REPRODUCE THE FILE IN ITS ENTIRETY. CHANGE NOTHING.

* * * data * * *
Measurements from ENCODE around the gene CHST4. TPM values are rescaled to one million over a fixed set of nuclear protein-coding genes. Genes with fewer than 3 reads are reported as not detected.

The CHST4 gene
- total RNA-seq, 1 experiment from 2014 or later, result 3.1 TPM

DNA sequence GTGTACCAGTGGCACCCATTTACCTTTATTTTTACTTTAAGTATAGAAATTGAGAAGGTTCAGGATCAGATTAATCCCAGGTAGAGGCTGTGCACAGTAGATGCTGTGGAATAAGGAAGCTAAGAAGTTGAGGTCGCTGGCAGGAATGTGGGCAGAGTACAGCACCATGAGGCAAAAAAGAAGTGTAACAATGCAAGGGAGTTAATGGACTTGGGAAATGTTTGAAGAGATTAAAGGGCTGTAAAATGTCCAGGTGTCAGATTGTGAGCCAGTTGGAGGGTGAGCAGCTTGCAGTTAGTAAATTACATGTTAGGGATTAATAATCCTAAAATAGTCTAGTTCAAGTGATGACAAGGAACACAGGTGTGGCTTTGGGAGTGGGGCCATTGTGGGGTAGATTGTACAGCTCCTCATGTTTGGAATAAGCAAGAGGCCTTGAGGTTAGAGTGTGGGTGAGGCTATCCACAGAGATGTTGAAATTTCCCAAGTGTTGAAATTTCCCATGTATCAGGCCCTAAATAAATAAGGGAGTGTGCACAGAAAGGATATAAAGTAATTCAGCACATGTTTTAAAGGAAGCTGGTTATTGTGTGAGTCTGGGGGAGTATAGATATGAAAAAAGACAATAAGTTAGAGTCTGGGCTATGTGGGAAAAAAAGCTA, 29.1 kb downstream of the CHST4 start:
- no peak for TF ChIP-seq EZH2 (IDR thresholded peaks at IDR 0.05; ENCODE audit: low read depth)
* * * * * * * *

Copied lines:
Measurements from ENCODE around the gene CHST4. TPM values are rescaled to one million over a fixed set of nuclear protein-coding genes. Genes with fewer than 3 reads are reported as not detected.

The CHST4 gene
- total RNA-seq, 1 experiment from 2014 or later, result 3.1 TPM

DNA sequence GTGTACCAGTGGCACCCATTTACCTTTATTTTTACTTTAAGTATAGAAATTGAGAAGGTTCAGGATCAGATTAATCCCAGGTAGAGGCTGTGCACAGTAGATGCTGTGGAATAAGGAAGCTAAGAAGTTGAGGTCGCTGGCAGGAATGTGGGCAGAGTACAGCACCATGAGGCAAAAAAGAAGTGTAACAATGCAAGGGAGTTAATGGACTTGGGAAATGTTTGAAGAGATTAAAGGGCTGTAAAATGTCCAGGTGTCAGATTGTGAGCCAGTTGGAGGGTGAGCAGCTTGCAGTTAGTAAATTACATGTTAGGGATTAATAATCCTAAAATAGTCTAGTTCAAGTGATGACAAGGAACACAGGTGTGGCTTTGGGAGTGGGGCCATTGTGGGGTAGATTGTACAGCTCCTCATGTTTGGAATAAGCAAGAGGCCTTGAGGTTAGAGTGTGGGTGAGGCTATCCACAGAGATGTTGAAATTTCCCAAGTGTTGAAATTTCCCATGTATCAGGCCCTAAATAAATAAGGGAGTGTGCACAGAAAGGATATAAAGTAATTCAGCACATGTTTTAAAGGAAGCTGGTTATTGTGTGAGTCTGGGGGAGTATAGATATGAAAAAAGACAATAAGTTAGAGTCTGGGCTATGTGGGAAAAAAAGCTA, 29.1 kb downstream of the CHST4 start:
- no peak for TF ChIP-seq EZH2 (IDR thresholded peaks at IDR 0.05; ENCODE audit: low read depth)